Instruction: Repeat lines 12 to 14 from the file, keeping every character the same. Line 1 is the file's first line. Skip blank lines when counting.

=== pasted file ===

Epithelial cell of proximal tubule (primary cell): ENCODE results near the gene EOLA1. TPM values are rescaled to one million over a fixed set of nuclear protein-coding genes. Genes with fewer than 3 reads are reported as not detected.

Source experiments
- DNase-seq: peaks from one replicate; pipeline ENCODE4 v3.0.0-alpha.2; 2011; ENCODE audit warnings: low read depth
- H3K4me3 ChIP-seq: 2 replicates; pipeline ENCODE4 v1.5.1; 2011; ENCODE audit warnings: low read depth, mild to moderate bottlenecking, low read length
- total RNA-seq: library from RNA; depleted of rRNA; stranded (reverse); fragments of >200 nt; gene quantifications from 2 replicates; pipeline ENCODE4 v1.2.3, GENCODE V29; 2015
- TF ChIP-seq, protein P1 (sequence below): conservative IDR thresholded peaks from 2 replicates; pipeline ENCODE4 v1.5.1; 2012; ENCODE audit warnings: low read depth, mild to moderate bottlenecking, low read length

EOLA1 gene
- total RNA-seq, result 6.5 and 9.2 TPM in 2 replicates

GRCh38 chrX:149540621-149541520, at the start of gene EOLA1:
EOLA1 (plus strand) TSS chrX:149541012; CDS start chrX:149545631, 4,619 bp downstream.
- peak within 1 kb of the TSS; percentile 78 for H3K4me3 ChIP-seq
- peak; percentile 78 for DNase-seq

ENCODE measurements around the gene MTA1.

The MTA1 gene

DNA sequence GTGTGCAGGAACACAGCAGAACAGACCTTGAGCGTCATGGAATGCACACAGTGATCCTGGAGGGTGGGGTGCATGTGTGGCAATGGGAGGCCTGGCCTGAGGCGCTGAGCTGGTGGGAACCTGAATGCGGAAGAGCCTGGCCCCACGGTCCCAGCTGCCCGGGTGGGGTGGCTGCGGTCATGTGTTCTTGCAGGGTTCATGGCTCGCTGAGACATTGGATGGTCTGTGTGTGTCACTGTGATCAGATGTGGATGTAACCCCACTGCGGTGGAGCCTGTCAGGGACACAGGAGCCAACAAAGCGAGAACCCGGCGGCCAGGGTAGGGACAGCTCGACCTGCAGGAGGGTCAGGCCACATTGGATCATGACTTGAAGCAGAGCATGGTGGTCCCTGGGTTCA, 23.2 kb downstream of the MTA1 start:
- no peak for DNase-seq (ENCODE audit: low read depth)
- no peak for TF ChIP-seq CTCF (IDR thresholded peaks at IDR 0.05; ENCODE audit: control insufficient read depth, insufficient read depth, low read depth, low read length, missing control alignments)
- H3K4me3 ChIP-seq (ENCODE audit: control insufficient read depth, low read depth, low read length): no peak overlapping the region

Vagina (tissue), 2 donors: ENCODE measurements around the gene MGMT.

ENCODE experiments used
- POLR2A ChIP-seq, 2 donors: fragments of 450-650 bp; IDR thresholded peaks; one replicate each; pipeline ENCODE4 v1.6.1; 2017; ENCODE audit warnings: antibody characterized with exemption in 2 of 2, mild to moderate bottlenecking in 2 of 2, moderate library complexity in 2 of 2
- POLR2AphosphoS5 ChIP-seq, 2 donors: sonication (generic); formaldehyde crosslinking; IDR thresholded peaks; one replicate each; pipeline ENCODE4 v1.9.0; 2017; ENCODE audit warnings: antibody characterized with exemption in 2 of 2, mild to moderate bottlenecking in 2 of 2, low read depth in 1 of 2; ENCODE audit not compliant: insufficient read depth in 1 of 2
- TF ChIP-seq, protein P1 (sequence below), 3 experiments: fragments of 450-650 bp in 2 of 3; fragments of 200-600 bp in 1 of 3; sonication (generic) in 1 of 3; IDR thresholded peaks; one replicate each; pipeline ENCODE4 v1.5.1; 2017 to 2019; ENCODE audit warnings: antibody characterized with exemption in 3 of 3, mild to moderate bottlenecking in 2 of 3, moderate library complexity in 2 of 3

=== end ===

- peak; percentile 78 for DNase-seq

ENCODE measurements around the gene MTA1.

The MTA1 gene